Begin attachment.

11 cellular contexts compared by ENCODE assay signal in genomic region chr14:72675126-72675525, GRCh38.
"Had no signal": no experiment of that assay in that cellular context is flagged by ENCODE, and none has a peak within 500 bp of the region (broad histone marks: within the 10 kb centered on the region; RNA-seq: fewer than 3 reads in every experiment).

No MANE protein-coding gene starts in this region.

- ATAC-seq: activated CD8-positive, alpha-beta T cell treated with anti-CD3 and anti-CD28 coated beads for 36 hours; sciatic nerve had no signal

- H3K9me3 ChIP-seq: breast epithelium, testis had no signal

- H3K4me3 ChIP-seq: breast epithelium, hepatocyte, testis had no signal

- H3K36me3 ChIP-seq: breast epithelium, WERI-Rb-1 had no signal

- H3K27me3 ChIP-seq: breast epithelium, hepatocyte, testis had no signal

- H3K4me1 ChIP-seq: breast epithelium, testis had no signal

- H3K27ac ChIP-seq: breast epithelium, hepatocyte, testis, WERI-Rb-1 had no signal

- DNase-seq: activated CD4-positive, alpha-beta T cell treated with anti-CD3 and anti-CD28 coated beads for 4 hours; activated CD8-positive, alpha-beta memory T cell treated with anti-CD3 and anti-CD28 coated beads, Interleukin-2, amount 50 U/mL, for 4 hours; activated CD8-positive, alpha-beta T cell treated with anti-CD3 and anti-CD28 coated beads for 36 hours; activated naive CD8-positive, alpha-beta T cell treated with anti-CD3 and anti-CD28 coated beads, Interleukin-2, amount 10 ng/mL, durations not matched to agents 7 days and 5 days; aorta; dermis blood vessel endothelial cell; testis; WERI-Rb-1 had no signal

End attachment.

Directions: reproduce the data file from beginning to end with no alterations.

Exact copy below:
11 cellular contexts compared by ENCODE assay signal in genomic region chr14:72675126-72675525, GRCh38.
"Had no signal": no experiment of that assay in that cellular context is flagged by ENCODE, and none has a peak within 500 bp of the region (broad histone marks: within the 10 kb centered on the region; RNA-seq: fewer than 3 reads in every experiment).

No MANE protein-coding gene starts in this region.

- ATAC-seq: activated CD8-positive, alpha-beta T cell treated with anti-CD3 and anti-CD28 coated beads for 36 hours; sciatic nerve had no signal

- H3K9me3 ChIP-seq: breast epithelium, testis had no signal

- H3K4me3 ChIP-seq: breast epithelium, hepatocyte, testis had no signal

- H3K36me3 ChIP-seq: breast epithelium, WERI-Rb-1 had no signal

- H3K27me3 ChIP-seq: breast epithelium, hepatocyte, testis had no signal

- H3K4me1 ChIP-seq: breast epithelium, testis had no signal

- H3K27ac ChIP-seq: breast epithelium, hepatocyte, testis, WERI-Rb-1 had no signal

- DNase-seq: activated CD4-positive, alpha-beta T cell treated with anti-CD3 and anti-CD28 coated beads for 4 hours; activated CD8-positive, alpha-beta memory T cell treated with anti-CD3 and anti-CD28 coated beads, Interleukin-2, amount 50 U/mL, for 4 hours; activated CD8-positive, alpha-beta T cell treated with anti-CD3 and anti-CD28 coated beads for 36 hours; activated naive CD8-positive, alpha-beta T cell treated with anti-CD3 and anti-CD28 coated beads, Interleukin-2, amount 10 ng/mL, durations not matched to agents 7 days and 5 days; aorta; dermis blood vessel endothelial cell; testis; WERI-Rb-1 had no signal